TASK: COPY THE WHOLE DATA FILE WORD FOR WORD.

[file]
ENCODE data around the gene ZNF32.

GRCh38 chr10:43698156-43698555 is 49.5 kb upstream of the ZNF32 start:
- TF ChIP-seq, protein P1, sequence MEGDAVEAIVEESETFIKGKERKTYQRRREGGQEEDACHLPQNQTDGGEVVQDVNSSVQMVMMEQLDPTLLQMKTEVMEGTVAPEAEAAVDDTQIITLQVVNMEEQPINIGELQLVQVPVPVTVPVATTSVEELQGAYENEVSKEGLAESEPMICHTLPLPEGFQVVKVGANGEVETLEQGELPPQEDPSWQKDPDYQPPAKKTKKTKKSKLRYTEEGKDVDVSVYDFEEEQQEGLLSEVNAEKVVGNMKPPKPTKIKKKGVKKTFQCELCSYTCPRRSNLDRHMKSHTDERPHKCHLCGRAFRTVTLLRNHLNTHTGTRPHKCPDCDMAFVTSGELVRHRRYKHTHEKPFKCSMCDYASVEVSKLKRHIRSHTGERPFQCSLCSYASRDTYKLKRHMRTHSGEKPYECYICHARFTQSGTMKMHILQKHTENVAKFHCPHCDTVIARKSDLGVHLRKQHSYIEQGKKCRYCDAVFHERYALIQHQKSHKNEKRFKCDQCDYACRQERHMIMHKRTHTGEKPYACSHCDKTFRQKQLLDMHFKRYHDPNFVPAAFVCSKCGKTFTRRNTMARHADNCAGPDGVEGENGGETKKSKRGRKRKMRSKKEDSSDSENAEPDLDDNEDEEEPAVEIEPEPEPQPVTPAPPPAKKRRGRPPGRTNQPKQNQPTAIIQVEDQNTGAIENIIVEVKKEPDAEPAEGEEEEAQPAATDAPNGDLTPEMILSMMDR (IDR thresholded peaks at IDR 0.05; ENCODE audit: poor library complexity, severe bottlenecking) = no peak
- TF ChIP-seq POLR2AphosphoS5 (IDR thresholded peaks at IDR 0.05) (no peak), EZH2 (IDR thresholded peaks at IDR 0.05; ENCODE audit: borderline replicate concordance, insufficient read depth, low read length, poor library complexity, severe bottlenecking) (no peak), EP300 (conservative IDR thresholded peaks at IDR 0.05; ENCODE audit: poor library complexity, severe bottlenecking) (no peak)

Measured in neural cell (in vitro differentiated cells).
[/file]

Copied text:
ENCODE data around the gene ZNF32.

GRCh38 chr10:43698156-43698555 is 49.5 kb upstream of the ZNF32 start:
- TF ChIP-seq, protein P1, sequence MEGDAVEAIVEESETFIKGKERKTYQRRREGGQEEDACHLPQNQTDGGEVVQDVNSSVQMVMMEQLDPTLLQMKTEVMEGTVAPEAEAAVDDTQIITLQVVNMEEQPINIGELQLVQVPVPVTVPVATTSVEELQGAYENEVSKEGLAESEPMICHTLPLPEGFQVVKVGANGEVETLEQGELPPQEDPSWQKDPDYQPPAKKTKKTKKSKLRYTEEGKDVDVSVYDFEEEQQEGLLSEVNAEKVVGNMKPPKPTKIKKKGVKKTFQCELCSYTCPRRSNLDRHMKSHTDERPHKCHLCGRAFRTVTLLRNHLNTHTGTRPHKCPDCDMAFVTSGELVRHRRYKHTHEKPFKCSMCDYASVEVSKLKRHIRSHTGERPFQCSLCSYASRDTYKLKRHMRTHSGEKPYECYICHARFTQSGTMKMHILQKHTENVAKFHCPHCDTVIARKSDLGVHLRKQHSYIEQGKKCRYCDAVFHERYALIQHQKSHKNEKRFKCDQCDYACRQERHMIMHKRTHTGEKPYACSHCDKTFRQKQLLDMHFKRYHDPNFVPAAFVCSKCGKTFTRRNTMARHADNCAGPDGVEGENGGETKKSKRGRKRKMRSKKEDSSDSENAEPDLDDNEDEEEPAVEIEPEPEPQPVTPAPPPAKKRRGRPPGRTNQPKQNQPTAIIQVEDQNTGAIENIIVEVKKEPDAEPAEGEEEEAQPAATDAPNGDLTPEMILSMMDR (IDR thresholded peaks at IDR 0.05; ENCODE audit: poor library complexity, severe bottlenecking) = no peak
- TF ChIP-seq POLR2AphosphoS5 (IDR thresholded peaks at IDR 0.05) (no peak), EZH2 (IDR thresholded peaks at IDR 0.05; ENCODE audit: borderline replicate concordance, insufficient read depth, low read length, poor library complexity, severe bottlenecking) (no peak), EP300 (conservative IDR thresholded peaks at IDR 0.05; ENCODE audit: poor library complexity, severe bottlenecking) (no peak)

Measured in neural cell (in vitro differentiated cells).